An interview by 4-4-2 magazine to commemorate his 70th birthday.
I was named Edson, after Thomas Edison, because electricity had just been introduced to my hometown in Brazil when I was born.
— Pelé (@Pele) September 12, 2014
The great man celebrates his 75th birthday on Oct. 23, 2015. He was born Edson Arantes do Nascimento in Três Corações (Three Hearts) in the Brazilian state of Minas Gerais. He is the honorary President of the New York Cosmos. Pelé is the only athlete to ever cause a two-day truce in a war (during the Biafran Civil War in Nigeria during September 1967.)
The one and only, Pele' - now Dr. Pele'! #HUsoccer #Pele #hofstra pic.twitter.com/4QctVDZXpw — Hofstra University (@HofstraU) April 11, 2014Many years ago, someone stopped me as I was walking in the main entrance of my apartment building in Washington, D.C. I had a ball under my arm. “Hey, soccer man, wait a minute.” A Brazilian man, Salvador, introduced himself to me. He also lived in the building with his wife and young son. He said that we needed to get together and play sometime. A few weeks later, the opportunity presented itself.
When I first met him, he mentioned that he played professionally in Brazil, but didn’t go into much detail. Kicking the ball around with him, it was obvious that his level far exceeded anything that I had ever witnessed. Amazing foot speed and ball control. I was mesmerized by him.
After awhile, I started to ask a lot of questions. I learned where he first played, but had never heard of it. He named a few other clubs that were familiar to me. Then he showed me a Placar (a famous football publication in Brazil) magazine with his picture, along with a brief article. “By the way, I spent one year with Santos. You do know about Santos, Steve?” He smiled. And I was thinking, “The Santos FC of Pelé?”
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Santos Futebol Clube.
Salvador spent one year there with their Juniors. He trained daily with their senior team. Pelé was near the end of his Brazilian career, but my friend spent that year training with him, and also traveling with the team. But the difference was that he never made me feel like an inferior gringo, or flaunted what for most of us would be the first thing we would tell anybody.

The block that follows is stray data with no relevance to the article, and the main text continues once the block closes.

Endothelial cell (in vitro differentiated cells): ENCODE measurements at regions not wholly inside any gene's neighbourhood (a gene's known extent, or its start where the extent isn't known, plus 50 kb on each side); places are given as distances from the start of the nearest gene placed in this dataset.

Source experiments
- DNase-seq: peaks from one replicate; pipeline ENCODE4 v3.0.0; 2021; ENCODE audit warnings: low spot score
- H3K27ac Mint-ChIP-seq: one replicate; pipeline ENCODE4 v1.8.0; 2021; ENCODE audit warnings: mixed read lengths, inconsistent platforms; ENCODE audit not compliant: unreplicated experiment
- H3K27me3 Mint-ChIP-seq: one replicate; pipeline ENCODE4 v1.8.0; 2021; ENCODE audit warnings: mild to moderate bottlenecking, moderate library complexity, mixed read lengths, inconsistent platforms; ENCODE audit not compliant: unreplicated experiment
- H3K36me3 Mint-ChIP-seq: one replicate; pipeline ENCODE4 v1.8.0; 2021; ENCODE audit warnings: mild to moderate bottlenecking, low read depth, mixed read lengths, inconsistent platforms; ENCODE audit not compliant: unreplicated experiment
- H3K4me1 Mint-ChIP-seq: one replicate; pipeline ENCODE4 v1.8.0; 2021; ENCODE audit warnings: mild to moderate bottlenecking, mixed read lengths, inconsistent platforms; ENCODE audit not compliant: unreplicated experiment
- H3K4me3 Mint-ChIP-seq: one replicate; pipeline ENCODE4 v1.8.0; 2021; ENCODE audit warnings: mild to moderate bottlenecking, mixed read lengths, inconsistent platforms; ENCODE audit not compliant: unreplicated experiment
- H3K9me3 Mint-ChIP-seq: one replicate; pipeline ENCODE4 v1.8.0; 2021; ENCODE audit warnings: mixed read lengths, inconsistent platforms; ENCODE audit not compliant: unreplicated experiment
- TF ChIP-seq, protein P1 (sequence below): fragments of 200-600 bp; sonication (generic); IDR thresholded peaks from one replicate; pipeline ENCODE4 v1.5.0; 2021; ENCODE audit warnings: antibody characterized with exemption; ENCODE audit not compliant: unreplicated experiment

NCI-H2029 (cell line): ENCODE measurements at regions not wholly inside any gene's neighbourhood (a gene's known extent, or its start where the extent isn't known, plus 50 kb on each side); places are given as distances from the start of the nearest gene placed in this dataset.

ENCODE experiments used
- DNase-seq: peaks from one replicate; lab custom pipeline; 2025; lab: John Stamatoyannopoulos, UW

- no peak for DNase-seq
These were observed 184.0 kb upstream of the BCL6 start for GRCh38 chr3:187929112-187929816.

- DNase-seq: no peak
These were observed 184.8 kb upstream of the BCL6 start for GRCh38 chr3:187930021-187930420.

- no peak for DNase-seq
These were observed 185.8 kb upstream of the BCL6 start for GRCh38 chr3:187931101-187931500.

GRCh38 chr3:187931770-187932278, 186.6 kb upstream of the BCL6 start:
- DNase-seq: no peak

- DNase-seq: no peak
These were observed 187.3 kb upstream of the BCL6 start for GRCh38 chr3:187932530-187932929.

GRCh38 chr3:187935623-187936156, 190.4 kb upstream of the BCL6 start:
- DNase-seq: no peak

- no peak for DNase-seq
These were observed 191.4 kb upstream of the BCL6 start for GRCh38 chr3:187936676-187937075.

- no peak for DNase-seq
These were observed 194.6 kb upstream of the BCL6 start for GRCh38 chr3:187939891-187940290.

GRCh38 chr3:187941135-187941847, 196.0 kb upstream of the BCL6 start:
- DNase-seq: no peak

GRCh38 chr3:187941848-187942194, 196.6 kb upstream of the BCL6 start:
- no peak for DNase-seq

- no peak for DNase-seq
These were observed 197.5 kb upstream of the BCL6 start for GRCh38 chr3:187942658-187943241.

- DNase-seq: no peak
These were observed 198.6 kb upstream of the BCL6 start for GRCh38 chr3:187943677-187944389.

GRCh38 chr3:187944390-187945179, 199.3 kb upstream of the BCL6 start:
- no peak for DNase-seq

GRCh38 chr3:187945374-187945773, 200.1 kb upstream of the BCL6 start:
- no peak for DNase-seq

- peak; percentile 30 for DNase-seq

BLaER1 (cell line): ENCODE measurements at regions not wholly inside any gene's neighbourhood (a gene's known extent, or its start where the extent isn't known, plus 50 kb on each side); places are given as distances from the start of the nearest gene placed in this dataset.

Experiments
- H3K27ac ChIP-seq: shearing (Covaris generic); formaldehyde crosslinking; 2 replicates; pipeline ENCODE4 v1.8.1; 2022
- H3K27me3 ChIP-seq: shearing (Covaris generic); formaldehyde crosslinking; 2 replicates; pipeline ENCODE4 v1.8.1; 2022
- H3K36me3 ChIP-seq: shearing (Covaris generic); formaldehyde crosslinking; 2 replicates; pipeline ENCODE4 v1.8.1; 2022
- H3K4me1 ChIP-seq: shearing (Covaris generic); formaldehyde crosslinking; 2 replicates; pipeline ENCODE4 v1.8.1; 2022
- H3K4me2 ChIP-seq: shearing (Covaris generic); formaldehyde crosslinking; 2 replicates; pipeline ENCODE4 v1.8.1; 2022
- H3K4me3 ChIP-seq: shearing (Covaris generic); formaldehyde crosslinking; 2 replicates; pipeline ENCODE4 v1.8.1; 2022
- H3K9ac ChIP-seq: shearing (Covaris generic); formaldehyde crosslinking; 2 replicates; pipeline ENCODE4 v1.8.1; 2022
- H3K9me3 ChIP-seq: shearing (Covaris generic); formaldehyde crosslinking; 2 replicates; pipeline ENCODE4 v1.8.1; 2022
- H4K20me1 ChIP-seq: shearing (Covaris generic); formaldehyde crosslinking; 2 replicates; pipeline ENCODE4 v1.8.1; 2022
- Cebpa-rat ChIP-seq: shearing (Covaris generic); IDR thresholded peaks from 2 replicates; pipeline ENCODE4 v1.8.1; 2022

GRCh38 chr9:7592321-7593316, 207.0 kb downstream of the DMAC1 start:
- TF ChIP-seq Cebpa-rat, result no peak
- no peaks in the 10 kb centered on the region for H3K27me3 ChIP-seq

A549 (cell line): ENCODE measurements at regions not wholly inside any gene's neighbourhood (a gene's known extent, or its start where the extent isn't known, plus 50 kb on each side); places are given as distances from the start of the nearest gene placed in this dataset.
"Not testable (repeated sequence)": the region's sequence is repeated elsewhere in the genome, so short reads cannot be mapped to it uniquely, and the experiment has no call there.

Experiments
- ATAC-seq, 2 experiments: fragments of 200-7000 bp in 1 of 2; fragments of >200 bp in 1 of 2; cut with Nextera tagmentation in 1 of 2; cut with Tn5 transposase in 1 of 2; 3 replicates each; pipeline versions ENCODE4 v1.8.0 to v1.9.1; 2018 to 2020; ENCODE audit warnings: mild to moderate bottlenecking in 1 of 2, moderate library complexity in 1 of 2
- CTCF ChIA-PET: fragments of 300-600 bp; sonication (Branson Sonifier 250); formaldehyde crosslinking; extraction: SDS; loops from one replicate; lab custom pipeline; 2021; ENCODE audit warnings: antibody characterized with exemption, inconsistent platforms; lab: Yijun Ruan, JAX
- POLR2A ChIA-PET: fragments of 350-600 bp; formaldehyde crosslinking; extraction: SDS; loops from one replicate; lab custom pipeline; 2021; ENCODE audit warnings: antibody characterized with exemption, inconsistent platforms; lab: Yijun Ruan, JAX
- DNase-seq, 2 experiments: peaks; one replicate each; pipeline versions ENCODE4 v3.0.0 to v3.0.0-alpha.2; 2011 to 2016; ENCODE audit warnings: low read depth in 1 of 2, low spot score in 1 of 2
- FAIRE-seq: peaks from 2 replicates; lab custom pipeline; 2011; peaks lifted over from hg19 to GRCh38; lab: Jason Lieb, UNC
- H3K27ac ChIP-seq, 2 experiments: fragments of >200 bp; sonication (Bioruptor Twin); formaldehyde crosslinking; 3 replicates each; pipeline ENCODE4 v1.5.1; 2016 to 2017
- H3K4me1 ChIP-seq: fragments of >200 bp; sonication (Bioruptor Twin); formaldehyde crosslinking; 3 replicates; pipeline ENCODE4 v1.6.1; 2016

He didn’t even put a picture of himself and Pelé on the wall at his place. It was an incredible photo. Both were shirtless, and it must have been after a practice session or game. Pelé with his big smile, and an arm around a young 17-year-old who looks like he can’t believe it is all for real. The back of the picture was signed by Pelé, and said, “To my colleague.”
Perhaps there are some things that the rest of us can’t fully appreciate, or the memory was so important that he could not share it easily with others.
I asked Salvador to tell me about Pelé:
He also mentioned that opposing teams would usually assign a lesser-talented player to harass Pelé. With the intent of getting the great one upset or thrown out of the game. But it was a bad strategy that rarely worked. Salvador didn’t find the roads paved with gold in the USA, but nobody can ever take those memories away from him. He disappeared some years ago, and anytime I see Brazil play, I wonder where he is. And if he is still reflecting back on those wonderful days with Pelé.
“He treated me very well. He was well-liked by everyone and always helpful to his teammates. You never knew he was the best player in the world. He acted just like a regular guy. We used to call him James Bond because he liked to wear sunglasses and women used to give him a lot of attention. He liked to play the guitar and to sing.”
Photo credit: Triad Publishing.
With all my respect and admiration, Pelé. pic.twitter.com/tFrAIaduhU — Pelé (@Pele) February 23, 2014“Steve, sometimes I wake up from a dream, and I am crying. I am dreaming that I am back playing with Pelé.”
I am very grateful that he told me about this wonderful experience. Obrigado, meu amigo.
An animation of perhaps his best goal ever in 1959:
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